Clear zone phenomenon: A rare phenomenon in ichthyosis with co-existing superficial fungal infection
Ichthyosis is a common disorder of keratinization, manifesting as noninflammatory scaling, which may range in severity from minimal involvement of a few sites to generalized scaling. Several types of ichthyosis have been classified according to the inheritance, clinical appearance, pathological features and systemic involvement.
Cutaneous dermatophytosis is a common condition with a global prevalence of nearly 20%–25%.1 The most common species implicated for dermatophytosis in India is Trichophyton rubrum.2 There are a handful of reports describing the coexistence of dermatophyte infections in patients with ichthyoses. We hereby report two cases of unusual presentations of dermatophyte infections showing clearing of ichthyotic scaling in patients with congenital ichthyosis.
A 16-year-old Indian male, known case of X-linked recessive ichthyosis (XLRI), presented with itchy lesions in the groin of 20 days duration. Examination revealed generalized light-brown coloured adherent polygonal ichthyotic scales with upturned edges. There were well-defined erythematous scaly plaques in bilateral groins extending to inner thighs suggestive of tinea cruris with a peculiar finding of clear uninvolved zone between the erythematous plaque and ichthyotic skin [Figure 1]. Dermoscopy showed erythema and thicker white scales following the skin creases in the erythematous plaque (probably due to affinity of fungus towards creases due to increased moisture content), surrounded by a clear zone showing neither erythema nor scaling and the adjacent ichthyotic skin showed fine white scales irregularly arranged not respecting the skin creases [Figure 2]. Potassium hydroxide (KOH) mounts and cultures were done from the erythematous plaque, adjacent clear zone and the margin of clear zone with ichthyotic skin. Septate fungal hyphae were demonstrated only from the erythematous plaque. Culture from the erythematous plaque was positive for Trichophyton rubrum while the other two areas were negative. A diagnosis of XLRI with tinea cruris was made.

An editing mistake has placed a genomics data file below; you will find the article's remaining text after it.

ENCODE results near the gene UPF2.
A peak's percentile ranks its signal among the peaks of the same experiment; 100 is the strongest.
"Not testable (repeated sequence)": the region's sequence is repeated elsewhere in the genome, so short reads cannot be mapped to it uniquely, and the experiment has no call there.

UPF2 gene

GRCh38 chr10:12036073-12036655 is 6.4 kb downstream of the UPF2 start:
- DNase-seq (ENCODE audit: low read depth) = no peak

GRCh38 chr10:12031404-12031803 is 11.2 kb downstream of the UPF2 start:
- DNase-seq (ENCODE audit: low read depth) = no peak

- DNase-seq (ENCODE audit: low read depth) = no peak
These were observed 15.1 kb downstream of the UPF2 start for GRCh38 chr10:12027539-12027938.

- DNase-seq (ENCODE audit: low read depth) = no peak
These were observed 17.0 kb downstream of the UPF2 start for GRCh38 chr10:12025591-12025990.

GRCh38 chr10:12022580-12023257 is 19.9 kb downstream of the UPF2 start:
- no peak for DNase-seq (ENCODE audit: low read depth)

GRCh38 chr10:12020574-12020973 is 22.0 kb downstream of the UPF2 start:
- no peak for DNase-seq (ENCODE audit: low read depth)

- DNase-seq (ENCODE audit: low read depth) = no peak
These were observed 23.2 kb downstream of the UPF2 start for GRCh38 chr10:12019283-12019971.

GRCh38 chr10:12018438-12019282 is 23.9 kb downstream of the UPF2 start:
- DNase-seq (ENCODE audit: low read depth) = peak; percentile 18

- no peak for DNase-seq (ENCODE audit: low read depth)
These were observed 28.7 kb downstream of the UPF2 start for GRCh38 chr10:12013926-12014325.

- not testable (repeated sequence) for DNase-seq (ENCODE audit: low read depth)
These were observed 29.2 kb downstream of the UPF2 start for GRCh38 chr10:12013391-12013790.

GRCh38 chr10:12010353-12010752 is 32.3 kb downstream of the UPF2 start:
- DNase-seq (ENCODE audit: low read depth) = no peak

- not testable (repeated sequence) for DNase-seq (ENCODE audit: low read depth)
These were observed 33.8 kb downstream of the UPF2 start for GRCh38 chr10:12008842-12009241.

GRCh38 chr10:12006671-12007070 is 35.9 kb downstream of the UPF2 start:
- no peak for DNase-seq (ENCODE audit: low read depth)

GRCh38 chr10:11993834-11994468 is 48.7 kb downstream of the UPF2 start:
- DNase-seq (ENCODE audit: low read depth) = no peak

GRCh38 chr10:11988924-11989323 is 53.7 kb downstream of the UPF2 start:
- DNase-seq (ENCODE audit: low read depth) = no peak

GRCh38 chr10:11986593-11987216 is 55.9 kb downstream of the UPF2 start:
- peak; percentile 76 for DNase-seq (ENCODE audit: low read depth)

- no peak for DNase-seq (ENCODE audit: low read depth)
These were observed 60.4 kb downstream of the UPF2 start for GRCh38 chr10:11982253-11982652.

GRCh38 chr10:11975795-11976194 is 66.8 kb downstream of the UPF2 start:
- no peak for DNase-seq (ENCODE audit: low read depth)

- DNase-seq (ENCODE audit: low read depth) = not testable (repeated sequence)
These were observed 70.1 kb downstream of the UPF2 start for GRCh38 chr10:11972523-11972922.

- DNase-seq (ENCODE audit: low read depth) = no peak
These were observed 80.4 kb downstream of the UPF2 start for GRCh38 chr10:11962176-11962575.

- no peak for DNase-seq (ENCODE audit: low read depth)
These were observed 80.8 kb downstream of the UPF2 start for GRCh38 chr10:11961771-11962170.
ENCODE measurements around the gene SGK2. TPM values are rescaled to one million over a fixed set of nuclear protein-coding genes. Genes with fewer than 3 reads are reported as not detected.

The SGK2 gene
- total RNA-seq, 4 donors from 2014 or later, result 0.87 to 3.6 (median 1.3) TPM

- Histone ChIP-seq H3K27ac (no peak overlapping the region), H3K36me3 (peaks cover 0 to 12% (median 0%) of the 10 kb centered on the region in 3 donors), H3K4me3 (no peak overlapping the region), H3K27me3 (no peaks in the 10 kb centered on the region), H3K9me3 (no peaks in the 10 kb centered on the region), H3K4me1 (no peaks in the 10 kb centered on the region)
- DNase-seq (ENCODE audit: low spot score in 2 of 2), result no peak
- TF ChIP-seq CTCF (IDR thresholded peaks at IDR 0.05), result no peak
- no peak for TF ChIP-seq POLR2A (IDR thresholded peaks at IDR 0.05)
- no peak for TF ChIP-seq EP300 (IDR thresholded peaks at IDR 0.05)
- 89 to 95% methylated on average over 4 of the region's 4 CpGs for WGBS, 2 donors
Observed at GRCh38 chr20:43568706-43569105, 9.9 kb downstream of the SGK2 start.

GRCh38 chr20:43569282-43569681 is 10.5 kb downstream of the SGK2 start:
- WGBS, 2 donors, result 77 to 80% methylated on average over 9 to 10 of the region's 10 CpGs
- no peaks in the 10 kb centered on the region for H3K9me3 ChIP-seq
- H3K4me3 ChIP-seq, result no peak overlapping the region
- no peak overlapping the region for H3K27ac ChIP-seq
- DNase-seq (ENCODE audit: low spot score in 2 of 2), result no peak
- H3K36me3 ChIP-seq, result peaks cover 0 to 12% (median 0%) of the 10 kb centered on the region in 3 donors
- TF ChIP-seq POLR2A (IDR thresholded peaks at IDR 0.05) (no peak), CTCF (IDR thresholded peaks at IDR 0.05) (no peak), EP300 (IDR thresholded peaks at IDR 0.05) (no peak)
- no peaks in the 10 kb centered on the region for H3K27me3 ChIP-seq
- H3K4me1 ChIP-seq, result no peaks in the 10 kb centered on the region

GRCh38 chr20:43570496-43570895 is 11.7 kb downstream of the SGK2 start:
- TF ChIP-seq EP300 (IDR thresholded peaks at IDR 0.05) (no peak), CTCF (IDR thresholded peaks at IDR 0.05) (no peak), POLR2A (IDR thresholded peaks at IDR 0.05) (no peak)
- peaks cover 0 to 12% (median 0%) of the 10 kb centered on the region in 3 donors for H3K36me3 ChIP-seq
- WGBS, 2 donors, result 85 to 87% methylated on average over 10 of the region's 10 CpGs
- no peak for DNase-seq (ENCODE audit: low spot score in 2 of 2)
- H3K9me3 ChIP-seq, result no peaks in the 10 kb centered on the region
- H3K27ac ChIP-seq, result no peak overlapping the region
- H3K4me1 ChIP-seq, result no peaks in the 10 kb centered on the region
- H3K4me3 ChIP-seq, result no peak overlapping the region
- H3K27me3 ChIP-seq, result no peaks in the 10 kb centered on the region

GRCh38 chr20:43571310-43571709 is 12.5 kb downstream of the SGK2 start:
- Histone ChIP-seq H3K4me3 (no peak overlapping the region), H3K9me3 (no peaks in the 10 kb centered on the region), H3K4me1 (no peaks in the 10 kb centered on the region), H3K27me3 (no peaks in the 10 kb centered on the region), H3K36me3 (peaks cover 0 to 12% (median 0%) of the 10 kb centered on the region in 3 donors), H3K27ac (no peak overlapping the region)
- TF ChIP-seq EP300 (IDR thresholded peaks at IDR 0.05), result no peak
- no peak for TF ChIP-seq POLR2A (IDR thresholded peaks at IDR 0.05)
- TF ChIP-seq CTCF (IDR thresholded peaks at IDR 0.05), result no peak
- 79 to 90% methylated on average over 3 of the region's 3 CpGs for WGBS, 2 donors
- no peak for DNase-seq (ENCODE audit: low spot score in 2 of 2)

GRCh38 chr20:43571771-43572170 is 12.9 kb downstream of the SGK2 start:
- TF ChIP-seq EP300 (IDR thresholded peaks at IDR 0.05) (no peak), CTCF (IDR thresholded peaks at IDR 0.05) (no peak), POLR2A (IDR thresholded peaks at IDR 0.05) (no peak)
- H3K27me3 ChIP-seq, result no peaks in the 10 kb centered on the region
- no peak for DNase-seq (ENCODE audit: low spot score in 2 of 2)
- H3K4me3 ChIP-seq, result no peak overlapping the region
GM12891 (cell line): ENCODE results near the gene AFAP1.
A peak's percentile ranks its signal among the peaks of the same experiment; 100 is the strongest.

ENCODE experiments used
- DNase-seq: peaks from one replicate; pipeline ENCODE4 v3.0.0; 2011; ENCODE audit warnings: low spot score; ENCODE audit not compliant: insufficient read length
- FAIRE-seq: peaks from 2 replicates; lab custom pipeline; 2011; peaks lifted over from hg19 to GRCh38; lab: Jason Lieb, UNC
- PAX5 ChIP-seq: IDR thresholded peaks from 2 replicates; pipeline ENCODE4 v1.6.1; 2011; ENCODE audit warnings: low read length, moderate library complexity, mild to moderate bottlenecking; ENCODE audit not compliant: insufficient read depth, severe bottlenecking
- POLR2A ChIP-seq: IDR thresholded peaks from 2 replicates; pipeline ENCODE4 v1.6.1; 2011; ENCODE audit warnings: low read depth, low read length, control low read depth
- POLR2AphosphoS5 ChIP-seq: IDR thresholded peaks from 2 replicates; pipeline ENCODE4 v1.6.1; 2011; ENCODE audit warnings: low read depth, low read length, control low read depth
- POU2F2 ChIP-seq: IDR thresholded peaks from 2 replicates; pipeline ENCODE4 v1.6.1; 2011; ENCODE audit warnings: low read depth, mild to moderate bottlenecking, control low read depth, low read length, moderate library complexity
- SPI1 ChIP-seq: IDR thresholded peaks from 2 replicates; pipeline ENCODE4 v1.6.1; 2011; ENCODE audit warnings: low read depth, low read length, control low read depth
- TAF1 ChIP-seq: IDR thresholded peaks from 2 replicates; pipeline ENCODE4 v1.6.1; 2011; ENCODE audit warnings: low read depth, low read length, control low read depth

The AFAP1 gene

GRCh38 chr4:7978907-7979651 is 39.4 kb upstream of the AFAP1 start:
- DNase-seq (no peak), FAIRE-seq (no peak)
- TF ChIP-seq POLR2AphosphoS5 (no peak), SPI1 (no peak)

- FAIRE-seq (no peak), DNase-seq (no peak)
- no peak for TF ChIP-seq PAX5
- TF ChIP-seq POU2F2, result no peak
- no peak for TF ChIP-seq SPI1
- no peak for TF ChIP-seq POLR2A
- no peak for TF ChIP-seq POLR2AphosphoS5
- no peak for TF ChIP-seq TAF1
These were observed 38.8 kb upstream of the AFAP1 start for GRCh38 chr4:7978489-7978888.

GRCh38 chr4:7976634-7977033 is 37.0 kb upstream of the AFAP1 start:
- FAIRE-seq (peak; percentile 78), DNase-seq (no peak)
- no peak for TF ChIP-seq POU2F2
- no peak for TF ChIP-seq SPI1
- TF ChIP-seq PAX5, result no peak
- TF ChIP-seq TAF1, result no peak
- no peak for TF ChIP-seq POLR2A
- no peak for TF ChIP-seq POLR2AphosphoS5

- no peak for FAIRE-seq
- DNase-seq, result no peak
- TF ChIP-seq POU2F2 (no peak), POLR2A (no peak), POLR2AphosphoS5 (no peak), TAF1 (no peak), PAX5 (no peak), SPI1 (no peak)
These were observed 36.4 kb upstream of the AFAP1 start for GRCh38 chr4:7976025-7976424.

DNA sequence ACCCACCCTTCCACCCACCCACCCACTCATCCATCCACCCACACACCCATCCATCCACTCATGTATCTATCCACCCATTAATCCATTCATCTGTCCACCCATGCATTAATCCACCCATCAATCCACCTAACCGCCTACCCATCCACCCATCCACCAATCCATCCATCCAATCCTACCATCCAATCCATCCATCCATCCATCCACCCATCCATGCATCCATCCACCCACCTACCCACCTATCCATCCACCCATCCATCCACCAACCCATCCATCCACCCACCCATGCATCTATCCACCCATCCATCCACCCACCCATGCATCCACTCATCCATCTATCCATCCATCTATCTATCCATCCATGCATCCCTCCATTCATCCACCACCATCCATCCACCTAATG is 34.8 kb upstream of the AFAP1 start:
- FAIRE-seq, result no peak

Another 19-year-old male having XLRI presented with complaints of round itchy lesions over the chest, abdomen and back of 1 month duration. Examination showed diffuse light-brown scaling all over the body with well-defined discrete as well as coalescing round zones of complete clearance of ichthyotic scales on the trunk, neck, and arms [Figure 3a and b]. KOH examination from the margins of clearing showed fungal elements with culture positive for Trichophyton rubrum.
Both patients were treated with oral terbinafine 250mg and topical 1% luliconazole cream once daily along with antihistaminics, emollients and general care for ichthyotic skin. Both of them showed complete clearance of tinea lesions and marked improvement of ichthyosis at 8 weeks follow-up.
Dermatophyte infections may be difficult to suspect in ichthyosis patients or may have unusual presentations.3 There are a number of ways dermatophytosis and the ichthyotic background may interact with each other. Excessive keratin in ichthyosis provides a favorable habitat for fungal growth. Moreover, ichthyosis vulgaris is associated with atopy, which in turn is a risk factor for tinea infections (due to shift from T-helper (Th) 1 to a Th2 response in atopy).4 “Anatopic phenomenon” is a term used to describe the modulation of inflammatory response of one dermatoses by another unrelated cutaneous infection at the same site. 5 The clearance of ichthyotic scaling seen in our cases could be attributed to the arsenal of proteases secreted by dermatophytes aimed at the digestion of the keratin network into assimilable oligopeptides or amino acids. They secrete multiple serine-subtilisins and metallo-endoproteases (fungalysins) formerly called keratinases.6 Production of these enzymes may have led to disintegration of ichthyotic scaling in our cases producing such clear zones. Furthermore, in T. rubrum, the mannans in the cell wall are known to decrease epidermal proliferation.6 This mechanism may also explain reduced scaling observed in our cases. It is difficult to postulate as to why only a clear margin was observed in first case as opposed to complete round clear zones in the latter: probably the extensive involvement in the second case could have led to complete clearing.
In a previously reported case similar to our second case, the authors concluded that the fungus can alter intercellular lipid layers, causing normalization of the cholesterol sulphate-cholesterol ratio correcting the pathology in X linked recessive ichthyosis thereby resolving ichthyotic scaling.3
If further molecular studies are undertaken and the cause is delineated, then extrapolation of clear zone phenomenon can potentially lead to novel treatment modalities for the treatment of congenital ichthyosis.
To conclude, dermatophytic infections must be suspected if cases of ichthyoses present with localized areas of erythema, clear zones and/or increased pruritis.Further research into the underlying pathomechanisms responsible for this clear zone phenomenon may lead to newer therapeutic modalities for ichthyosis.